Get support if it helps.  As one partner said, hearing other people’s views and issues is helpful.  Reach out to others (including therapists trained in ADHD or in support groups) about shame areas.

Learn to express feelings constructively, so you hold back less.  In my Recovering Intimacy in Your Relationship self-study course I help couples (and particularly ADHD partners) learn to better identify and then express their own feelings in a way that their partner can understand and hear.  This is an important part of being able to deal with your pain and shame – identifying the feelings that lie together with that shame when it is triggered and, once your relationship is calm enough, be able to express and address them.  

Think patterns, not individual events.  Many non-ADHD partners make the mistake of focusing on individual events or lapses.  But think about it.  Would you want your partner to comment or get upset every single time you made a mistake?  Instead of focusing on individual events, non-ADHD partners should hold back and see if a pattern develops.  If it does, then talk about the pattern at a time when the relationship is relatively calm (i.e. not in the middle of a fight.)  This is the scenario that is least likely to trigger shame while also most likely to result in meaningful improvement.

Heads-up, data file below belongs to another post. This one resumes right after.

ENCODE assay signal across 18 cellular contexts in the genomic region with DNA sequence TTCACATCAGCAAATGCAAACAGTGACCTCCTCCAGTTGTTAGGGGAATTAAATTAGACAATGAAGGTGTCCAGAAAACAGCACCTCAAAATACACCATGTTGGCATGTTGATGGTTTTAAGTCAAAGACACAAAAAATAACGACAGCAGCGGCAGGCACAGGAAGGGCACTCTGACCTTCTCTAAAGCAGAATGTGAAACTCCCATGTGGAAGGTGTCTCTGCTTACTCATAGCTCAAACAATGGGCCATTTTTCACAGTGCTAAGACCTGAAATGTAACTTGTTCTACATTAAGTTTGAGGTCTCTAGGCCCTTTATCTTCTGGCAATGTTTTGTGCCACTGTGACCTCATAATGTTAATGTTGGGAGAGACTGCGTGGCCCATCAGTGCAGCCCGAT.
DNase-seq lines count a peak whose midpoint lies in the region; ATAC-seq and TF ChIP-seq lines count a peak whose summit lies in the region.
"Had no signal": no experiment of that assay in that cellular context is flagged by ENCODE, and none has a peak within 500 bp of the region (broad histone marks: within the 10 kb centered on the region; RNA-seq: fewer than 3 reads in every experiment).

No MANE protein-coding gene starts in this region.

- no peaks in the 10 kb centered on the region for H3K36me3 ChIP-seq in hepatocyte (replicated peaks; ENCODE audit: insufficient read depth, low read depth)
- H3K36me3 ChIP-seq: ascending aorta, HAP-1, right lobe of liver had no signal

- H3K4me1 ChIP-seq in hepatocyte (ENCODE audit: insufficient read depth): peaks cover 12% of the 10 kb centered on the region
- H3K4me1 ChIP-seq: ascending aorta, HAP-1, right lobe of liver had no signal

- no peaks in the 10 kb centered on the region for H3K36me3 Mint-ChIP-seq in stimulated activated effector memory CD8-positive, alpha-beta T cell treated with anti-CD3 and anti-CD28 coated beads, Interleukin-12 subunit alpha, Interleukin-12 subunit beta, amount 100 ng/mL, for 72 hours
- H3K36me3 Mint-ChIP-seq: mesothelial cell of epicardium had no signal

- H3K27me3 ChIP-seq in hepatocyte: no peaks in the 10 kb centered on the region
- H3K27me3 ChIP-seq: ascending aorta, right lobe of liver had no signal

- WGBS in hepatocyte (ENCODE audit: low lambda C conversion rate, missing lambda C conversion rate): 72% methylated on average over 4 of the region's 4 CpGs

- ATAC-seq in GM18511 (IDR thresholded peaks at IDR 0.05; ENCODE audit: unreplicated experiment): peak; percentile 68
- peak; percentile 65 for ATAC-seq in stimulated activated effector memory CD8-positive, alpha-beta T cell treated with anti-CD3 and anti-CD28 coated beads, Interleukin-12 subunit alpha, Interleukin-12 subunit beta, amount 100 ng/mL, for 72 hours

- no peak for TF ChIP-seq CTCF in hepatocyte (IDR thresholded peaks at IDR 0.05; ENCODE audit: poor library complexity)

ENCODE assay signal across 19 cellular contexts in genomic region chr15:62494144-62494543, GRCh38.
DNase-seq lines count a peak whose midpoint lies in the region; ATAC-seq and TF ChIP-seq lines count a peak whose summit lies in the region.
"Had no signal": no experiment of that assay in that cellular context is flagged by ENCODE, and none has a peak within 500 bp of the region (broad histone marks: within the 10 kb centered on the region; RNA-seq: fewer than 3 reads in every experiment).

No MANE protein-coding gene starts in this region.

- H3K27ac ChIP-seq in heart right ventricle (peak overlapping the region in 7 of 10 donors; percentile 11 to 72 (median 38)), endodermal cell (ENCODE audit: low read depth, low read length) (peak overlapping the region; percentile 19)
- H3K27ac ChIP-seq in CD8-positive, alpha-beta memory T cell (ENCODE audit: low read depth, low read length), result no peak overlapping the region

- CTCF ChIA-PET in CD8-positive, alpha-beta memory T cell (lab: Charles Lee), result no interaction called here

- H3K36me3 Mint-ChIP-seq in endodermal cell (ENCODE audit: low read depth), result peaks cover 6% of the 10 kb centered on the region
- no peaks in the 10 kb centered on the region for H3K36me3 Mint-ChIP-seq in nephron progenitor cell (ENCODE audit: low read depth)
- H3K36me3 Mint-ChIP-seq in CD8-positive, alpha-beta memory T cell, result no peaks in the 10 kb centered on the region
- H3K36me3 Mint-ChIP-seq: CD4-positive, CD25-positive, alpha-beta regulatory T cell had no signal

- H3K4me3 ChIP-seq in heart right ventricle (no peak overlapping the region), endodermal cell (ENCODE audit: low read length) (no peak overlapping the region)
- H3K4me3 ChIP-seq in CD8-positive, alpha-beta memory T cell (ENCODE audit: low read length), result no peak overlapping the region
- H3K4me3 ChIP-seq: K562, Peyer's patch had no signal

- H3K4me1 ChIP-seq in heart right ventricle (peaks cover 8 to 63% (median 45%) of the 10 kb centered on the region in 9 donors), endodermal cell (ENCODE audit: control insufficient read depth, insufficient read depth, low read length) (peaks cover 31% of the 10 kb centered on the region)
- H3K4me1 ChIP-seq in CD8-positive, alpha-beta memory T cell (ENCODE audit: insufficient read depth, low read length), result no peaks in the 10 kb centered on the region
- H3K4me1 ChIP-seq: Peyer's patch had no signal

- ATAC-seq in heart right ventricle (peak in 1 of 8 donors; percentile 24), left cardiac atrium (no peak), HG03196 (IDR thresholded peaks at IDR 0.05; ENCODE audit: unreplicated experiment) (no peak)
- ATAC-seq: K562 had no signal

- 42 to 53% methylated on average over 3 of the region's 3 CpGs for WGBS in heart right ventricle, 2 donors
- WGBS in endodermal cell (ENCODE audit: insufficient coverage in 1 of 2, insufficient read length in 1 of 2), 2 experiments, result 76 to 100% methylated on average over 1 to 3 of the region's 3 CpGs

A real life example for ADHD partners

Let’s say you feel shame at memory issues.  When you forget something (yet again!) you feel shame and beat yourself up about how you should have done better.  But if you have mindful awareness of that shame, instead, you can:

  1. Notice your bad feelings
  2. Tell yourself that they will disperse if you don’t engage with them
  3. Create a specific plan or structure to deal (over the long term) with the area creating the shame

Here’s what that plan in step 3 might look like:

  1. Learn to accept that the memory issues are physiological, not some sort of shortcoming in learning on your (the ADHD partner’s) part, and that memory issues will remain.  An ADHD partner might gain this acceptance by journaling, mindfulness training, or working with a therapist about the impact of shame in his or her life.
  2. Create a memory structure for yourself – a great calendaring system that you use to stay on task; using workflowy or some other app on your phone to catch fleeting thoughts before they disappear; creating an alarm system to bring important things into the now.  Make sure meds you are taking allow enough focus to capture ideas as they happen (if you don’t focus on a conversation at the time, then you have more trouble capturing and remembering it.)
  3. When you experience an emotional pain point, accept that it is there – acknowledge “that’s painful…but if I don’t engage any further with this pain I know it will go away again”
  4. CELEBRATE that you have come to terms with this issue and that you have created ways to deal with it.

You Can Diminish Shame

Shame is a difficult emotion to deal with…but using this combination of approaches can help you learn to move away from it and help your non-ADHD or 'other-ADHD' partner learn to interact more positively in the areas that feel most raw.